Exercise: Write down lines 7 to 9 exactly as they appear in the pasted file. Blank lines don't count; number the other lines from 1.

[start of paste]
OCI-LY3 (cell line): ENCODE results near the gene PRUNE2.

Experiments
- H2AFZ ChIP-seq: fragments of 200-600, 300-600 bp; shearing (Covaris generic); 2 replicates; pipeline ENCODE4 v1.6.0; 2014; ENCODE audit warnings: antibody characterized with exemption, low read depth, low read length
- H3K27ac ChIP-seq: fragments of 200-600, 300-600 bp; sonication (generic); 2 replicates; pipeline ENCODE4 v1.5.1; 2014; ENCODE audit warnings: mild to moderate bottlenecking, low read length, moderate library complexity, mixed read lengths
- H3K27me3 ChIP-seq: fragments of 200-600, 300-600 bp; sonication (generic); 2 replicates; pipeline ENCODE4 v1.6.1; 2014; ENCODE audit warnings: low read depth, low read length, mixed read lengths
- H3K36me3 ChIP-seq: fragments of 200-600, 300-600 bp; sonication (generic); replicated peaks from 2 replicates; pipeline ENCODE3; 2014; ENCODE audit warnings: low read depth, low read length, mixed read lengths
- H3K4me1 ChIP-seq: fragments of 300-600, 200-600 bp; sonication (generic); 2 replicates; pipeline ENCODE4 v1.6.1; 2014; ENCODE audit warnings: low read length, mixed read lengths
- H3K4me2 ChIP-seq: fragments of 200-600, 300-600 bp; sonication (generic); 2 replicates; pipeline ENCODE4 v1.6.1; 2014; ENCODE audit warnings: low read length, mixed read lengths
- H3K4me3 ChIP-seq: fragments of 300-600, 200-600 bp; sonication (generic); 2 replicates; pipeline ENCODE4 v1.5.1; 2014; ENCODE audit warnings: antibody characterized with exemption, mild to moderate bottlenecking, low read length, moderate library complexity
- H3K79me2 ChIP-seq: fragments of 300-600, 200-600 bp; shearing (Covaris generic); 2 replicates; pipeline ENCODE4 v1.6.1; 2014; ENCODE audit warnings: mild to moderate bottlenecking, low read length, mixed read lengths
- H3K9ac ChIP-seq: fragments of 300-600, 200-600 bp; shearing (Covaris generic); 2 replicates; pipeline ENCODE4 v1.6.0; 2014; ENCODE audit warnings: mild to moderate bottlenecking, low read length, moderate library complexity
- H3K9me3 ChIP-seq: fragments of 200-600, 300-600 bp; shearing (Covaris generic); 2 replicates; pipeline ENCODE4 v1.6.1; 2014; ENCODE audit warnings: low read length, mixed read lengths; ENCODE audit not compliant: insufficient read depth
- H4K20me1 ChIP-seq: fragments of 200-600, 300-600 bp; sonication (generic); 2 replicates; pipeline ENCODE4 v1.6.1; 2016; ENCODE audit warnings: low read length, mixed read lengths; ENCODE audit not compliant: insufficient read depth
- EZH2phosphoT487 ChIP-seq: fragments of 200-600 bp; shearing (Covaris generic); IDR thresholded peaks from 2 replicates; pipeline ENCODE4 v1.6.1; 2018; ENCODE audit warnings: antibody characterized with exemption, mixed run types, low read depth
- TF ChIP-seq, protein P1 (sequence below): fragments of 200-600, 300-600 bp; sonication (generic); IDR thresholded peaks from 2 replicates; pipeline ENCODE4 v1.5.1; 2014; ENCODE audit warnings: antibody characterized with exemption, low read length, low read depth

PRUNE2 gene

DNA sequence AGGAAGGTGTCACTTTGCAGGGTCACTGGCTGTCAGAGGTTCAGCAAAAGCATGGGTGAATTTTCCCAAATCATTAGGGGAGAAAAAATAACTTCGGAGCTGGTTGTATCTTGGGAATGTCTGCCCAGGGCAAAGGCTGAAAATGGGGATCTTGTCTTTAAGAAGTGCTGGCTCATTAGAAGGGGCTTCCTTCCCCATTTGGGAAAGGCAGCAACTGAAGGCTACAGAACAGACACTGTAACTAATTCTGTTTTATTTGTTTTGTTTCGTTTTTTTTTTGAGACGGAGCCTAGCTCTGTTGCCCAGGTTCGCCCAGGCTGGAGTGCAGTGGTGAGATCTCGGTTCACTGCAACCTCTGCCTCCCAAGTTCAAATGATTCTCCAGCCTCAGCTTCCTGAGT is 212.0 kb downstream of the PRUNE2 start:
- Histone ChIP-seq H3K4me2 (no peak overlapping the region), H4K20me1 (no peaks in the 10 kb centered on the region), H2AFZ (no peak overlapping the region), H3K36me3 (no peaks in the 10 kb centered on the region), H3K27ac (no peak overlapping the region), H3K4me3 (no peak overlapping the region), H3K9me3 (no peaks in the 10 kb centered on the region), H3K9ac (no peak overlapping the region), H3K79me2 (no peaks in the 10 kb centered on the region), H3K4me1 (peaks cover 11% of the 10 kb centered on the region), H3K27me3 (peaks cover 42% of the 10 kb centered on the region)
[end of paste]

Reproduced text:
- H3K4me1 ChIP-seq: fragments of 300-600, 200-600 bp; sonication (generic); 2 replicates; pipeline ENCODE4 v1.6.1; 2014; ENCODE audit warnings: low read length, mixed read lengths
- H3K4me2 ChIP-seq: fragments of 200-600, 300-600 bp; sonication (generic); 2 replicates; pipeline ENCODE4 v1.6.1; 2014; ENCODE audit warnings: low read length, mixed read lengths
- H3K4me3 ChIP-seq: fragments of 300-600, 200-600 bp; sonication (generic); 2 replicates; pipeline ENCODE4 v1.5.1; 2014; ENCODE audit warnings: antibody characterized with exemption, mild to moderate bottlenecking, low read length, moderate library complexity